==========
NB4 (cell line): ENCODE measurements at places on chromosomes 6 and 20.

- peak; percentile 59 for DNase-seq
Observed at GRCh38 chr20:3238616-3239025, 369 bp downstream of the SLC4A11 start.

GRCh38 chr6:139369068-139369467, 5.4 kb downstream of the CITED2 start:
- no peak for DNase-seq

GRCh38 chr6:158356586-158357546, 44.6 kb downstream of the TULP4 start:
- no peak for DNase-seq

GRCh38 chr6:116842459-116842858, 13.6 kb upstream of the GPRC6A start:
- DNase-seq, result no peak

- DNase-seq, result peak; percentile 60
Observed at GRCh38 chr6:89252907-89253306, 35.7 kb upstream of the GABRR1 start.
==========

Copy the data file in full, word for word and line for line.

NB4 (cell line): ENCODE measurements at places on chromosomes 6 and 20.

- peak; percentile 59 for DNase-seq
Observed at GRCh38 chr20:3238616-3239025, 369 bp downstream of the SLC4A11 start.

GRCh38 chr6:139369068-139369467, 5.4 kb downstream of the CITED2 start:
- no peak for DNase-seq

GRCh38 chr6:158356586-158357546, 44.6 kb downstream of the TULP4 start:
- no peak for DNase-seq

GRCh38 chr6:116842459-116842858, 13.6 kb upstream of the GPRC6A start:
- DNase-seq, result no peak

- DNase-seq, result peak; percentile 60
Observed at GRCh38 chr6:89252907-89253306, 35.7 kb upstream of the GABRR1 start.